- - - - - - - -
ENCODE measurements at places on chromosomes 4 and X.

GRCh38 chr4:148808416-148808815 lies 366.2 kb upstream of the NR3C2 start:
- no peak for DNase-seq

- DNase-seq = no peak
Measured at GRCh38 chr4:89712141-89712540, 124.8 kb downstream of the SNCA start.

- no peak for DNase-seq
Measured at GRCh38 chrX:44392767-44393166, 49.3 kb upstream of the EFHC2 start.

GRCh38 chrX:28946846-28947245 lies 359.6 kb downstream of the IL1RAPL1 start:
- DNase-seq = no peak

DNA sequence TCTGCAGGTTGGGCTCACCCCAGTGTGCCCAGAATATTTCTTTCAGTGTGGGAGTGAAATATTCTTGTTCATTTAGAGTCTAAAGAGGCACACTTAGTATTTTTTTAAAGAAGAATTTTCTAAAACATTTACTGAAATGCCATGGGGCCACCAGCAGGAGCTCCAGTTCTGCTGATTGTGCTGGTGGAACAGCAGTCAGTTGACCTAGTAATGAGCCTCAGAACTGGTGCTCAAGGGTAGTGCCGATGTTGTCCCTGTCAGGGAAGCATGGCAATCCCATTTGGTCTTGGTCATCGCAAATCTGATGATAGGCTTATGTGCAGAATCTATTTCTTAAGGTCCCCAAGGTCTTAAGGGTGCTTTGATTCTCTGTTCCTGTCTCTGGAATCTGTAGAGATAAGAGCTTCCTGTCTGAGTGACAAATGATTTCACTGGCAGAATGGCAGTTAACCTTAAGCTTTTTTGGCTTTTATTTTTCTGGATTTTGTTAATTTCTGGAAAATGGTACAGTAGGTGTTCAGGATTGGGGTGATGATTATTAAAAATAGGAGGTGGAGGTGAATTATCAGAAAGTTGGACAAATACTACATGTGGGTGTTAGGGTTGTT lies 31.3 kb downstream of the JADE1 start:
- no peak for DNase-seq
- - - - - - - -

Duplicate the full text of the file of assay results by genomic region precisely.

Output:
ENCODE measurements at places on chromosomes 4 and X.

GRCh38 chr4:148808416-148808815 lies 366.2 kb upstream of the NR3C2 start:
- no peak for DNase-seq

- DNase-seq = no peak
Measured at GRCh38 chr4:89712141-89712540, 124.8 kb downstream of the SNCA start.

- no peak for DNase-seq
Measured at GRCh38 chrX:44392767-44393166, 49.3 kb upstream of the EFHC2 start.

GRCh38 chrX:28946846-28947245 lies 359.6 kb downstream of the IL1RAPL1 start:
- DNase-seq = no peak

DNA sequence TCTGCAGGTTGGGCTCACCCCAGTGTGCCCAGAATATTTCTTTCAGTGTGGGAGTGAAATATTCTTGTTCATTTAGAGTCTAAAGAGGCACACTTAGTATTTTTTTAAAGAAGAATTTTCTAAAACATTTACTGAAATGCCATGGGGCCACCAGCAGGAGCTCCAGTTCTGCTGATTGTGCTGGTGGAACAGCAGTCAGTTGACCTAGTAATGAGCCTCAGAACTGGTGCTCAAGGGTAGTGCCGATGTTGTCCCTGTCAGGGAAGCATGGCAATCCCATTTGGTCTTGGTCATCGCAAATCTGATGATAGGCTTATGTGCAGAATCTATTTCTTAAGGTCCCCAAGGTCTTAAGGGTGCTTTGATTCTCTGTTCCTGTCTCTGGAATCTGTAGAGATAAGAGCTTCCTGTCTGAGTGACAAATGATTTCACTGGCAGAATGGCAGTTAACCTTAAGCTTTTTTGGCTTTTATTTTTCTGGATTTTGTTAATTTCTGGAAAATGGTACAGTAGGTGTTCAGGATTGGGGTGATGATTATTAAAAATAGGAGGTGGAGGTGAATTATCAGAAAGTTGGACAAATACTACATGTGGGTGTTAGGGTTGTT lies 31.3 kb downstream of the JADE1 start:
- no peak for DNase-seq